Foreword (June 2018)


By Joe Lederman (FoodLegal Co-Principal)

Welcome to the June-July 2018 bumper edition of FoodLegal Bulletin!

In this June-July 2018 edition of FoodLegal Bulletin

Our FREE article “Current developments in food law and policy in Australia and elsewhere” provides this month’s update on many new regulatory developments for food producers and suppliers, beginning with Australia, but also internationally.

Australia’s new Country of Origin Labelling laws take effect on 1 July 2018. In the article “Unintended impacts of new Country of Origin record keeping up and down the supply chain” FoodLegal Co-Principal Charles Fisher analyses the record-keeping obligations imposed by these new Country of Origin Labelling laws, and the requirements they place on food businesses throughout the supply chain.

Foods for Special Medical Purposes have broader compositional requirements than numerous other food products. Our article “What limitations exist for Food for Special Medical Purposes allowances?” explores the limits of these permissions, and explains when regulatory pre-approval will be required in light of the recent FSANZ proposal to permit a new amino acid in Foods for Special Medical Purposes.

The article “When does a new probiotic strain need regulatory pre-approval to be used in food?” by Charles Fisher outlines the key regulatory questions to consider when using traditional ingredients such as probiotics in innovative ways, including when regulatory pre-approval might be necessary.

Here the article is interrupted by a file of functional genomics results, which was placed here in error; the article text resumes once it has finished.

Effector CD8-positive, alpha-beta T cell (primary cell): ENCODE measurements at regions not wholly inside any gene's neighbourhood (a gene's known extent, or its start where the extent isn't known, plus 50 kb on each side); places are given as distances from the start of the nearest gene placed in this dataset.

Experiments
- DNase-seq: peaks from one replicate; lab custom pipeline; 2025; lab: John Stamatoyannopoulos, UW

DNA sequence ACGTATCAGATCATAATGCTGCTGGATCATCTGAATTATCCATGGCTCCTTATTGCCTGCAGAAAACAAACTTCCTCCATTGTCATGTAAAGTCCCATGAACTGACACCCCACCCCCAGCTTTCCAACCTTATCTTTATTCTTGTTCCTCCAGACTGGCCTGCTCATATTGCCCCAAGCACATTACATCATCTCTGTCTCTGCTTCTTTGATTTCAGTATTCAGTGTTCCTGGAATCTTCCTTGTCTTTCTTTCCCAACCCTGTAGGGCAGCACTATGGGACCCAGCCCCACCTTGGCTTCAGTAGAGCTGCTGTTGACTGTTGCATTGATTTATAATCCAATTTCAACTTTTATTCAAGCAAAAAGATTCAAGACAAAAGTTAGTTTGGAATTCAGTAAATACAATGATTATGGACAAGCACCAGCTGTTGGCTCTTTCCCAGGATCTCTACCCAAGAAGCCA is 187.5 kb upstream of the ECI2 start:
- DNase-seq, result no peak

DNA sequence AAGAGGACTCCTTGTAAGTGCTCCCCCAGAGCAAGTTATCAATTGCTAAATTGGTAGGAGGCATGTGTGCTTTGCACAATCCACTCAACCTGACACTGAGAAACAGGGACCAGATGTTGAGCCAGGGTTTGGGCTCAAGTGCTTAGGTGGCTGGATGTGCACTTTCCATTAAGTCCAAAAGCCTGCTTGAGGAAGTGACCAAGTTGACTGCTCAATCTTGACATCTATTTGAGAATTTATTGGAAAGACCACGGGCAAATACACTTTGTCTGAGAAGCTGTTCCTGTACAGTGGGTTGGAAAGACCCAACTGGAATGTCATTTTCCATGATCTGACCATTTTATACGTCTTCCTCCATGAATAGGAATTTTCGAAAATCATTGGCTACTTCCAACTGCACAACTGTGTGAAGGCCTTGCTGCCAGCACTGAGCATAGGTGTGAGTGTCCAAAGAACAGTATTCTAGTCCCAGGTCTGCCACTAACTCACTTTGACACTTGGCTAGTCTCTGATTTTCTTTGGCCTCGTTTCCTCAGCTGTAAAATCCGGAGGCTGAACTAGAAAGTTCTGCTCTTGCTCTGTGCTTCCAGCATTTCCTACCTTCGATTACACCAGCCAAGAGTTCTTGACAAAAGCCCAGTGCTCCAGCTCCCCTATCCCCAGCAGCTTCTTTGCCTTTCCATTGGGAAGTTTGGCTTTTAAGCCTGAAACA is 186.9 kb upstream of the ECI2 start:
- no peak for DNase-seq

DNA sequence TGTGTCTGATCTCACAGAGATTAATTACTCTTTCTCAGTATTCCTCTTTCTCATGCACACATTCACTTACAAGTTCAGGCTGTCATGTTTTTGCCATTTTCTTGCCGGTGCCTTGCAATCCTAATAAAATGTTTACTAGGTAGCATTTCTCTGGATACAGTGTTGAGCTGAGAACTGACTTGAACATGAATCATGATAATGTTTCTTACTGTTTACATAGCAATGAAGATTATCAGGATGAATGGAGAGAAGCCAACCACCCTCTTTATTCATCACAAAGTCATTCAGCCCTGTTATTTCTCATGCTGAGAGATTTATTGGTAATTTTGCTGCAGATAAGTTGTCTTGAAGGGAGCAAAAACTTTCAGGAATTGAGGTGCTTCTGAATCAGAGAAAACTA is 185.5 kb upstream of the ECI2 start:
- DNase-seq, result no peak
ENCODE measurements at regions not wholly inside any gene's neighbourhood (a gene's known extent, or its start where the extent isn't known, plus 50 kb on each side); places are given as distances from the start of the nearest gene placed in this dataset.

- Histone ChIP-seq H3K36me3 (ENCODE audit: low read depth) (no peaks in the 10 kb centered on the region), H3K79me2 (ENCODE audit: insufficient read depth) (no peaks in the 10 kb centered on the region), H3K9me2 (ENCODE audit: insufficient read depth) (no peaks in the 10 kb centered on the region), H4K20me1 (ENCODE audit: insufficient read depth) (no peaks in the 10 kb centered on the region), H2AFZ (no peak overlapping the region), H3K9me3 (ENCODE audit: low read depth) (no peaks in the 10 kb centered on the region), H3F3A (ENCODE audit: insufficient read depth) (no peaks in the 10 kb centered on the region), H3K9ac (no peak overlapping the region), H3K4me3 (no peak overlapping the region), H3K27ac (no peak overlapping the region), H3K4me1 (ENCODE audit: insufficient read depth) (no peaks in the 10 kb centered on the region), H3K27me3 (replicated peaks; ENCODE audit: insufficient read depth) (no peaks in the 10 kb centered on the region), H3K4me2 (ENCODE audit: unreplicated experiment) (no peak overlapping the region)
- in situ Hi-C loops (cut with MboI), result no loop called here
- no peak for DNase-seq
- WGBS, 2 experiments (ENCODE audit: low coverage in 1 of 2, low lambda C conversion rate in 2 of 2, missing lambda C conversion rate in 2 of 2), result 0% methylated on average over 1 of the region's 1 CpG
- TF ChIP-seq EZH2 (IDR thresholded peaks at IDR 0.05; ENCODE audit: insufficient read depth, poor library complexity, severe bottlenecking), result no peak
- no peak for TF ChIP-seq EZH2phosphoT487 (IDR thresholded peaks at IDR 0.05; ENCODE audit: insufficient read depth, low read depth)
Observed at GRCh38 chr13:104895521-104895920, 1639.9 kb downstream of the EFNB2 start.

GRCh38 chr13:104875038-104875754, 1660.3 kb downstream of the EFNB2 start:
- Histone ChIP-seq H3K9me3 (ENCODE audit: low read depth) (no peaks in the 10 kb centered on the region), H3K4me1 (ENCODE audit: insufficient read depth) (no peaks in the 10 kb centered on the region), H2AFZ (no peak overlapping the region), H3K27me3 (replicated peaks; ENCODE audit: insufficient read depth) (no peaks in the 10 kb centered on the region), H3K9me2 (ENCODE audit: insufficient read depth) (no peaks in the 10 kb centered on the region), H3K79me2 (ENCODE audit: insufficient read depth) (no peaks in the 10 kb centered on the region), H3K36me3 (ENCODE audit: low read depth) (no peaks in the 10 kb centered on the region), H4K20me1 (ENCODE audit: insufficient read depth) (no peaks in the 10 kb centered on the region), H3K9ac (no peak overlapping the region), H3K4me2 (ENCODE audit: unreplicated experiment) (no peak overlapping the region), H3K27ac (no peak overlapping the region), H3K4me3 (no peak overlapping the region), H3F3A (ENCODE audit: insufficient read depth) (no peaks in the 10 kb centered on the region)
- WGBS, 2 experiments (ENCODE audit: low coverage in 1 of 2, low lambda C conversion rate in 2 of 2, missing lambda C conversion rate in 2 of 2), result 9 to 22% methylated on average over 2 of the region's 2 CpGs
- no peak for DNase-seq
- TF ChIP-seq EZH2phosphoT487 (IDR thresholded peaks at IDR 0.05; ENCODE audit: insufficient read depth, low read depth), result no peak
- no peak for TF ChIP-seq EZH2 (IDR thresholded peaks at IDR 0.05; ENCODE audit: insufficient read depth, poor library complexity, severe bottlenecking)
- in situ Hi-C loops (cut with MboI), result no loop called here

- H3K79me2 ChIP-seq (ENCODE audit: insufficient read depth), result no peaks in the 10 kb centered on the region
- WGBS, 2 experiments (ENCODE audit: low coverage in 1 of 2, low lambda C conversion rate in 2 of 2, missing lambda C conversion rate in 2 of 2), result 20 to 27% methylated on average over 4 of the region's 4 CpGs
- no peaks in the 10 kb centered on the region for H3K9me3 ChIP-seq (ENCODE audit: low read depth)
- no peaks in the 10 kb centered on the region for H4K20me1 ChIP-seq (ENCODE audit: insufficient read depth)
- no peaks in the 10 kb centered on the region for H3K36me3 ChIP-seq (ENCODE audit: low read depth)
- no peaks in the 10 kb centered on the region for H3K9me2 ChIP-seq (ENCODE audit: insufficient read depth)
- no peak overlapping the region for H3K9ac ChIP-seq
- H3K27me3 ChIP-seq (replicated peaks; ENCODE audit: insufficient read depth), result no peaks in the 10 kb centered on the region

The Australian Federal Department of Industry has stated that Australia’s new Country of Origin Labelling Laws will apply to products from New Zealand. Our article “What is the impact of the Country of Origin requirements on New Zealand products?” examines the effect of the latest changes on the labels of New Zealand products being sold in Australia, and how this impacts our bi-national trading relationship.

A proposal to update Australia’s nutrient reference values may influence the ability of food companies to make certain nutrition content claims. Our article “FSANZ proposal for review of regulatory nutrient reference values” looks at the likely changes and how this will affect product labelling and marketing.

Many food companies may not be aware that food regulators may seek to impose liability on company directors or managers for a breach of the Food Act in certain circumstances. Our article “Piercing the corporate veil under the Food Acts: Implications for directors and managers of non-compliant food companies” breaks down the provisions in each Australian State and Territory that impose personal liability, and the circumstances in which they will apply.

Our article “The food regulatory and marketing implications of animal feed supplementation in Australia” explains the regulation of animal feeds in Australia, and the connections and contrasts for the compositional and labelling requirements of food for animals that are feed feedstocks that have been fortified using substances such as fatty acids or various vitamins and minerals, including such issues as product fortification, vitamin and mineral claims, food product categorisation, and other labelling issues.

We hope you enjoy this edition of FoodLegal Bulletin!

Joe Lederman


This is general information rather than legal advice and is current as of 25 Jun 2018. We therefore recommend you seek legal advice for your particular circumstances if you want to rely on advice or information to be a basis for any commercial decision-making by you or your business.